A group led by SVB Securities CEO Jeff Leerink will buy Silicon Valley Bank’s investment-banking business from its bankrupt former parent company and rebrand it Leerink Partners, SVB Securities said in a release Sunday.
The buyers will pay $55 million for the business and repay about $26 million of SVB Financial Group’s debt, according to a filing in bankruptcy court. The buyers will also assume deferred banker compensation liabilities and allow SVB Financial to keep 5% equity in the investment bank.
The transaction, backed by hedge fund Baupost Group, could receive court approval by the end of this month, according to the Financial Times.
Equity-research business MoffettNathanson, which SVB bought in 2021, is not included in the deal and will remain under SVB Financial.
“The management team and I are excited to return to our heritage of owning and leading the premier healthcare investment bank and relaunching the business,” Leerink said in a statement Sunday.
SVB Financial bought Leerink’s business in 2019 for $280 million.
“We know first-hand that, when it comes to advisory, trading or research in the healthcare and biopharma industry, no one is better than Jeff,” said Josh Greenhill, a partner at Baupost, which had been a Leerink and SVB client of several years. “When we got the chance to back them, we jumped at it.”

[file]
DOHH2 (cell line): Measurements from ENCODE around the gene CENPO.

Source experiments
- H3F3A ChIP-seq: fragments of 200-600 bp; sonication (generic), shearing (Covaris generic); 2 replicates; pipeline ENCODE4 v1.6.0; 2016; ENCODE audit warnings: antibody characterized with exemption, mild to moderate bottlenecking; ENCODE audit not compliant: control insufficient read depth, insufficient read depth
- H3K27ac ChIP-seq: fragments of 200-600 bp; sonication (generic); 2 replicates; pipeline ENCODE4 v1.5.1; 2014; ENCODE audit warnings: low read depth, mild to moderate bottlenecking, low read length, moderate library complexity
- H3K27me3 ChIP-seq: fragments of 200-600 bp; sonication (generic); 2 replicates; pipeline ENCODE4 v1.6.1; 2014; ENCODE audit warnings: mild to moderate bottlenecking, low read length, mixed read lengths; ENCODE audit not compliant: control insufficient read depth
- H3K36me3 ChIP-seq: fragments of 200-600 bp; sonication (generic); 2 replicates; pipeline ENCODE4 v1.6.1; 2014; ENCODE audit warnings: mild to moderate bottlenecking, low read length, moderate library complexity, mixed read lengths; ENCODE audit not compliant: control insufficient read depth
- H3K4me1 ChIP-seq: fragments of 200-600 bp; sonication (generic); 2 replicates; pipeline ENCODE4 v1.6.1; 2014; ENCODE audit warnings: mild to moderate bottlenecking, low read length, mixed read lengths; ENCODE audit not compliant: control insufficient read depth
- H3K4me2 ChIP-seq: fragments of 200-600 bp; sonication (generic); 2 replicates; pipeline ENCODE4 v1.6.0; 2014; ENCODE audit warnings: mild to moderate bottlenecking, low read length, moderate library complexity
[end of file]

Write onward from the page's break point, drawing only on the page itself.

Bidding opens for SVB’s German branch
Meanwhile, the Federal Deposit Insurance Corp. — the regulator that took over SVB — is set to open a data room Tuesday to qualified bidders for the failed bank’s German operations.
The bid deadline is July 19 for a $460 million portfolio of loans, commitments for another $494 million in lending and “other assets in Frankfurt and Berlin.”
Bidders must be authorized to lend in the German market, according to marketing materials distributed to large investors by First Financial Network. Bidders may include a bank licensed to operate in Germany, the European Union and European Economic Area countries, or a non-EEA licensed bank that has a German branch.
The sale would represent the latest step in the FDIC’s efforts to resolve the failed bank in an “orderly and gradual manner,” a spokesperson for the regulator told the Financial Times.